Tomello Visello
United States
Reston
Virginia
flag msg tools
mbmbmbmbmb
I have a friend who worked for more than a decade as a staff member in the U.S. House of Representatives and he remains interested in government and politics. After discovering the Sid Sackson book Calculate! with the rules for this pencil-and-paper game which mimics the Electoral College system, I got him to play along so that I could see how well it worked out. I figured that a proper run-through should be more informative than simply reading the rules and he might provide extra insight.

The calculator is used to generate random numbers that represent votes a player wins. The calculator provides a random starting number at the beginning of the game when of two of the players each supply a multiple-digit number and a division operation is performed on the pair. From this point, the players take turns multiplying the existing display by any number they choose between 2 and 9.

Following each multiplication with the chosen number, the calculator display is examined for the three left-most digits. The first two tell the State to which the votes are applied, and the third digit identifies how many votes (zero represents 10) are collected. Players use markers of separate colors to distinguish and record their own votes on the common scoresheet. If the calculator goes into overflow it is simply cleared and replaced with the 3 digits observed from the previous operation.

After some shorter loops at the beginning, each player will perform this series of steps before passing the calculator: a) pick a new one-digit number; b) use that same number to perform the Multiply/Examine/Record process four individual times.

The score sheet contains empty boxes for each State. Small population States have only 4 boxes while the large States have 12. The game ends when every State has at least one entry. Then there is whole bunch more math to add up all the Electoral Votes won by each player.

Strategy? Golly, if there are no campaign speeches involved, then what strategy is there for the players? Can you out maneuver your opponent by specializing in large population states, perhaps? Like I said: pick a number; pound the calculator four times; pass the calculator.

Does it create Competitive Tension? Well, sort of. District results come in bit by bit and after a while another State is decided. Players will momentarily ponder the meaning of that tiny increment. It has a gradual suspense while you watch the balance slowly tilt as the minutes pass. Yup, it feels just about exactly like watching telvision to follow the returns on election night (which does indeed seem to mesmerize some viewers) ... and your ability to control the outcome is equally out of reach (no matter how much you grit your teeth and pound the arm of your chair). Even once all the boxes for yet another State are filled there are still all those other States that remain up for grabs until the polls close, so the game continues.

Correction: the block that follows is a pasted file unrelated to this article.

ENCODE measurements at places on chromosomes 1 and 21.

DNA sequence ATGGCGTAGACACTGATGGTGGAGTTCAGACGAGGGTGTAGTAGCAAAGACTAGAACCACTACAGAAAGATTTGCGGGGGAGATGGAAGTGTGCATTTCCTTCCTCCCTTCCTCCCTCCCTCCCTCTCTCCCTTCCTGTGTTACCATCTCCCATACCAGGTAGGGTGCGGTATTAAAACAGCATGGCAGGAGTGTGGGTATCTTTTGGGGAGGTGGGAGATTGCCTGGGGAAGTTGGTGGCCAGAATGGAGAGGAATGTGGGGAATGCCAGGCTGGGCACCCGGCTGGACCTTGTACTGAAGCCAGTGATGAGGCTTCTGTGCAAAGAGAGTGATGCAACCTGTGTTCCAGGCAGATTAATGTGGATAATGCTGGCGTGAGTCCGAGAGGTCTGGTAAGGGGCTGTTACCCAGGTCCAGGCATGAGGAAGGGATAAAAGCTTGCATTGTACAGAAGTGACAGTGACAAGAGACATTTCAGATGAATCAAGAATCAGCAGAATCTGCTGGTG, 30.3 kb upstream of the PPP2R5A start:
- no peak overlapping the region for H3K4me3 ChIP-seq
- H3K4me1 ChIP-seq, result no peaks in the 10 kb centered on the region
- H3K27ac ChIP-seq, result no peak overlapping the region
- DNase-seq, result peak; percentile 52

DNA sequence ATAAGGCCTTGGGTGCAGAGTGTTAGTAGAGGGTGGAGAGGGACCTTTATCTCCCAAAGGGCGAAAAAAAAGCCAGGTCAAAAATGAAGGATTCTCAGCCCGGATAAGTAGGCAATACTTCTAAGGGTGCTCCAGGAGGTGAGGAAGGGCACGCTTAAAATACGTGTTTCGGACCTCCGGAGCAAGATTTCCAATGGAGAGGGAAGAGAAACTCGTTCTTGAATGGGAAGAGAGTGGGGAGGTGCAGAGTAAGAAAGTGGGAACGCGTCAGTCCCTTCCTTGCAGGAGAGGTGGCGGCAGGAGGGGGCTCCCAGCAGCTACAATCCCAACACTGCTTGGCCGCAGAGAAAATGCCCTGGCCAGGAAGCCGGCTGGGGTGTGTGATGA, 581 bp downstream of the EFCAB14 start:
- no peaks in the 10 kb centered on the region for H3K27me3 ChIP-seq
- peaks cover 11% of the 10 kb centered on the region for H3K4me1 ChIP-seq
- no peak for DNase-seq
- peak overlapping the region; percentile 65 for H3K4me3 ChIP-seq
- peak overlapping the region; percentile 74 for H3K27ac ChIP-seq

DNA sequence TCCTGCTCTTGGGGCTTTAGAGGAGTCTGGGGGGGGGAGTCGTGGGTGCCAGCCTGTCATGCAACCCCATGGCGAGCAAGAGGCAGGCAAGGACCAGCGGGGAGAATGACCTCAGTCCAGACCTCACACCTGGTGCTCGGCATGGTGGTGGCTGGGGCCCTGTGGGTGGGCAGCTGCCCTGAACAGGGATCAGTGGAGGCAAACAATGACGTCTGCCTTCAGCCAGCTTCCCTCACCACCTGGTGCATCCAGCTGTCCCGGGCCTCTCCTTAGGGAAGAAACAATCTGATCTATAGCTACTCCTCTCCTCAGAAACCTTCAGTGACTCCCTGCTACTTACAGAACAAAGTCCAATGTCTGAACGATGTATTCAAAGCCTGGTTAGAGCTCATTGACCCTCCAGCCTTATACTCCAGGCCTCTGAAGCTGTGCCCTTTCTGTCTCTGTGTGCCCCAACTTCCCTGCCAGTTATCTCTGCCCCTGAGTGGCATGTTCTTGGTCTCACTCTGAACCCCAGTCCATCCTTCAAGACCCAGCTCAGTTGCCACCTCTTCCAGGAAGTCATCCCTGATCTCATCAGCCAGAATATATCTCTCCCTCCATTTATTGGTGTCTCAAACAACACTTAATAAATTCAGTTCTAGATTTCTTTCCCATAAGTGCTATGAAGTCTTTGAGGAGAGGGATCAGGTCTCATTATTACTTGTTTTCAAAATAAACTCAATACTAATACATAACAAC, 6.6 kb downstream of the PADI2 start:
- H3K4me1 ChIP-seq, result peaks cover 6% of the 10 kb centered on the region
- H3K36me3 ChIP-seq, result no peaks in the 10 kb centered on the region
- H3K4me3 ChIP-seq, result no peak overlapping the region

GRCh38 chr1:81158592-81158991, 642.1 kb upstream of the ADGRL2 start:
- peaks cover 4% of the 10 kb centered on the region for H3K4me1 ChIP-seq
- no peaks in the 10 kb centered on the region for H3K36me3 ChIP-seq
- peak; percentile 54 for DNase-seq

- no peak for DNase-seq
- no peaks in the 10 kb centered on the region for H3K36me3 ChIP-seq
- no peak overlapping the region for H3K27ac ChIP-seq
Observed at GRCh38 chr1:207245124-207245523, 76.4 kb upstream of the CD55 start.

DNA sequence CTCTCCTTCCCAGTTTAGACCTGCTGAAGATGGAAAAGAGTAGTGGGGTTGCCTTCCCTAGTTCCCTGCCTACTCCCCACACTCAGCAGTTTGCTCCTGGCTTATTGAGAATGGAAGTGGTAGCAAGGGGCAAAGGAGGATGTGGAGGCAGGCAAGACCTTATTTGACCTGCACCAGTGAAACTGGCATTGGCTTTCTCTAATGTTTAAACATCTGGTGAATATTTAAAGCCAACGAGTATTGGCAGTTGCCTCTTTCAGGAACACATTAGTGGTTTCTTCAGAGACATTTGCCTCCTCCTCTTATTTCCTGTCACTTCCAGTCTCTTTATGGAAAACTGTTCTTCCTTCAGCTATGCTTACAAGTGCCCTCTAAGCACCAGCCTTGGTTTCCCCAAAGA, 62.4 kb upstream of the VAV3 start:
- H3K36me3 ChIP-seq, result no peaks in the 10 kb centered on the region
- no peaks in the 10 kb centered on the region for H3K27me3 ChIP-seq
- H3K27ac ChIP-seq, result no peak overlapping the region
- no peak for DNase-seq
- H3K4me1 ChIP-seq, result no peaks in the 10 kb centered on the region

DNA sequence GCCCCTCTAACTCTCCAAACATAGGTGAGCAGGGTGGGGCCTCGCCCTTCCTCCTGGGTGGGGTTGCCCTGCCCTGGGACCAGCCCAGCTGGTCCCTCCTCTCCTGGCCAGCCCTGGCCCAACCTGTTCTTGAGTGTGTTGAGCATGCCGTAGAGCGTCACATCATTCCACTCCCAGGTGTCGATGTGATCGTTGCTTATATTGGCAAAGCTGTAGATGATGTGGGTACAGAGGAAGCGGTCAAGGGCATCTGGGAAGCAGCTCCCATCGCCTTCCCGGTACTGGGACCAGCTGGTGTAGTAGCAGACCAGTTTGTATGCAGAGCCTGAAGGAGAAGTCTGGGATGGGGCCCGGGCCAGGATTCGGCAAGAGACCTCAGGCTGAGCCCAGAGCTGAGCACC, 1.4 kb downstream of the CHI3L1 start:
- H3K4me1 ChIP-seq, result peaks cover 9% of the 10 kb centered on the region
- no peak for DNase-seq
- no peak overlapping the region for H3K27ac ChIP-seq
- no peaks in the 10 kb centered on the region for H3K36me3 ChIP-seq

Thankfully I note that not every box on the scoresheet needs to be filled (otherwise it could seem like you had stayed up all night, after all). An important rule says that once a small State has all its boxes filled then additional votes there are instead directed to a box in a State that has no entries. Say “Whew” in relief and wipe your brow for dramatic effect.

Eventually you add up the boxes for each State to determine the Winner there. Then take the Electoral Votes attributed to that State and give them to the winning player. Add up all the Electoral Votes for each player and that tells you the overall Winner … without ever having to go through a Supreme Court decision.

Is this valuable? I can readily envision merit in using this as a classroom demonstration project for perhaps Middle School students. They would see more vividly how the process of Electoral College votes gets translated into a Winner. There might also be a worthy lesson in something we observed in our game exposure: several of the smaller States had their boxes completely filled yet some of the biggest States were decided by a single entry. A big tally hinged on something fairly small. Could that be comparable to one big metropolitan area overpowering the rest of the State? Is that nothing more than just a really tight race? Discussion possibilities to explore.

Will I play again? Mentally I was tallying some states with anxious curiosity as they progressed, but overall I found things dragged on longer than my enthusiasm could hold. Even my political friend was too weary at the end to provide much insight. I do believe this is worth experiencing, but I also believe I’m done with it…(well, for at least another four years anyway).

3 
 Thumb up
 tip
 Hide
  • [+] Dice rolls
Tomello Visello
United States
Reston
Virginia
flag msg tools
mbmbmbmbmb
TVis wrote:
… without ever having to go through a Supreme Court decision.

Taking a fresh look years later I recognize that this is a historical reference which will be losing its meaning to an increasing number of readers in the future. Suffice it to say that Al Gore won't be among those on whom it is lost .

(although that reference itself is already dated, too, it will at least give clues as to suitable search terms for the properly curious).

1 
 Thumb up
 tip
 Hide
  • [+] Dice rolls
Front Page | Welcome | Contact | Privacy Policy | Terms of Service | Advertise | Support BGG | Feeds RSS
Geekdo, BoardGameGeek, the Geekdo logo, and the BoardGameGeek logo are trademarks of BoardGameGeek, LLC.